Monday, March 30, 2009

"...the whole truth, frankly and boldly."

Dear Neil and friends,

I agree with the idea of increasing American input into the European drug policy discussion for several reasons. Internationalizing the shift in value that has reignited European hemp agriculture and industry, expands consideration of the true costs of prohibition. Weighed against the costly, counter-productive effort, the many practical applications of Cannabis have become common knowledge.

The need for a coordinated global agricultural response to climate change becomes more urgent with every passing spring. The value of Cannabis in regard to climate change is hardly considered -- even by the drug policy reform community -- yet ought to be of universal concern.

The end prohibition of hemp in the U.S. is the obvious next step, leading toward the end of the "drug war" all together. The phrase "essential civilian demand" was used in regard to "hemp" in Executive Order 12919, signed by Bill Clinton in 1994. If the world embraces the idea of a formal, objective, global revaluation of hemp agriculture, ecology, manufacture and trade as "essential" in the context of present crises, then we may yet have time enough to have an effect.

Control of critical resources determines the degree of freedom we're alocated, or in the case of the hemp-deprived U.S. -- lack thereof.

May I suggest a new, international campaign to add dimension and amplify the post-Vienna "Freedom to Farm" campaign. Progressing beyond Vienna 2009 may benefit from transcendent steps in our own thinking.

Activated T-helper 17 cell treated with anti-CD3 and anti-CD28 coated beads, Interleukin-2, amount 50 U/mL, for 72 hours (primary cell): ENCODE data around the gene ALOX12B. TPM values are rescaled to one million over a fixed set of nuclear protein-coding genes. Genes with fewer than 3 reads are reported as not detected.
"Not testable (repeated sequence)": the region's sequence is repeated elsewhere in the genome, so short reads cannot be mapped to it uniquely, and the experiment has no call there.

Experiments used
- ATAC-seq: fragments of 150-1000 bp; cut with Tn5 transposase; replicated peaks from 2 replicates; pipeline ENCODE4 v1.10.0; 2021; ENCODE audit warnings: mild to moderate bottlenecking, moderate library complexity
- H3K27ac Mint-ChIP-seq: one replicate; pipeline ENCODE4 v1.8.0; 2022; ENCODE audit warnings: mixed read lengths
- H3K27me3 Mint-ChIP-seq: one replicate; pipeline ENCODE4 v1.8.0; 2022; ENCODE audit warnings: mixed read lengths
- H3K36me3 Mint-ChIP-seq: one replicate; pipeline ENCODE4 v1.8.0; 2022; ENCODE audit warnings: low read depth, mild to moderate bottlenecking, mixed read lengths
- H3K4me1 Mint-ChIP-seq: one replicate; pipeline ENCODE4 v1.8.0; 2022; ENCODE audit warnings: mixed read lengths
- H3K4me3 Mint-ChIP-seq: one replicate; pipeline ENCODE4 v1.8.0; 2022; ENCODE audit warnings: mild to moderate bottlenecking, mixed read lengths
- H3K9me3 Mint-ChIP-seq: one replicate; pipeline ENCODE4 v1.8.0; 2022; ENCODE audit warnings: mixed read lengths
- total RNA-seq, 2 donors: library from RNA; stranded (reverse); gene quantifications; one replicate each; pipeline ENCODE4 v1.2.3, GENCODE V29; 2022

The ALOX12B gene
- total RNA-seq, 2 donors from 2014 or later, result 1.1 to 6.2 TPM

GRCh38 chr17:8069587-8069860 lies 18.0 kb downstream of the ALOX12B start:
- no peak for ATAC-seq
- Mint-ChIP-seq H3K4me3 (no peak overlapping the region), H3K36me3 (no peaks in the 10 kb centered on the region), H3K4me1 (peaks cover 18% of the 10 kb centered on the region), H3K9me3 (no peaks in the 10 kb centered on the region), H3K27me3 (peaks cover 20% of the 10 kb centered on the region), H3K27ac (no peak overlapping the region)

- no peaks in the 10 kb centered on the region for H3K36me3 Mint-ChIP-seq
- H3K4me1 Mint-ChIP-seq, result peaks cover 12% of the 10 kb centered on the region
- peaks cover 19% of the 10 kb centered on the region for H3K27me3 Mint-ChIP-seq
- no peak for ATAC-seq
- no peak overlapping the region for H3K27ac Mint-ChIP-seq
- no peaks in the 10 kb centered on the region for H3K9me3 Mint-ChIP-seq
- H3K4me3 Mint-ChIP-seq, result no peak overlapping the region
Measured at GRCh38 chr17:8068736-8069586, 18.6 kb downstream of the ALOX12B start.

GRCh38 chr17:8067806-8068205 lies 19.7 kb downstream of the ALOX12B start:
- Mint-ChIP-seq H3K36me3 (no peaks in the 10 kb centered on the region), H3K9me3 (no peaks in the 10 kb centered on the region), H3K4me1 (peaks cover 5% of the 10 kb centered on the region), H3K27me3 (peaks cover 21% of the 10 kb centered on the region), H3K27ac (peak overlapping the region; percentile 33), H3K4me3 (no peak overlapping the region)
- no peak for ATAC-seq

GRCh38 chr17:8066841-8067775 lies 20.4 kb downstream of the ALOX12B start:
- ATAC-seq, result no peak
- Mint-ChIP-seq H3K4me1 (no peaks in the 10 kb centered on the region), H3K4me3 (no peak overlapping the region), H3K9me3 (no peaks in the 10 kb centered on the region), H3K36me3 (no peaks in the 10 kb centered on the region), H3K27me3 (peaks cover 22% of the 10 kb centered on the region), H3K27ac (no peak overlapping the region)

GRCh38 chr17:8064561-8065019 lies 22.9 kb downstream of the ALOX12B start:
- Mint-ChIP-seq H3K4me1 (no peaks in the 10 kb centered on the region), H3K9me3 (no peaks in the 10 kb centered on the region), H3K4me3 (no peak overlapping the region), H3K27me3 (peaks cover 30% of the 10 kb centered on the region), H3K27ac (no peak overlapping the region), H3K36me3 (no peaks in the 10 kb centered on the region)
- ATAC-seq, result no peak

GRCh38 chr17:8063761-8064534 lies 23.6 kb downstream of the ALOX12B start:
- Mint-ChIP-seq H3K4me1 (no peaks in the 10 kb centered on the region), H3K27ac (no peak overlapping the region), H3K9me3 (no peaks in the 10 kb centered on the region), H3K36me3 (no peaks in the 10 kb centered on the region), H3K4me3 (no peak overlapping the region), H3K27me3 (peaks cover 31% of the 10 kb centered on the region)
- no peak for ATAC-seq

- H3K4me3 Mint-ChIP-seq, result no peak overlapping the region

I offer the broadest possible use of "nothing to fear but the atmosphere itself" as a unifying thought that sums up a vast subject. Some may recognize the similarity of this to another wartime tag line, originating with Franklin D. Roosevelt.

Rossevelt pointed out in the same address that

"This is preeminently the time to speak the truth, the whole truth, frankly and boldly."

And I propose that now is a time for similar comprehensive honesty. The fact is that Cannabis is the lynch-pin to the drug issue, for several reasons. One reason is that the economic disparity maintaining the status quo would be rebalanced through Cannabis agriculture more broadly and more certainly than any other change that could be made within the time constraints we face.

Perhaps we can fund the drug reform movement in the U.S. by charging the police for instruction in how to distinguish industrial hemp from marijuana -- Rope from Dope 101. Apparently, that's the only barrier blocking the multi-billion dollar hemp industry in the US.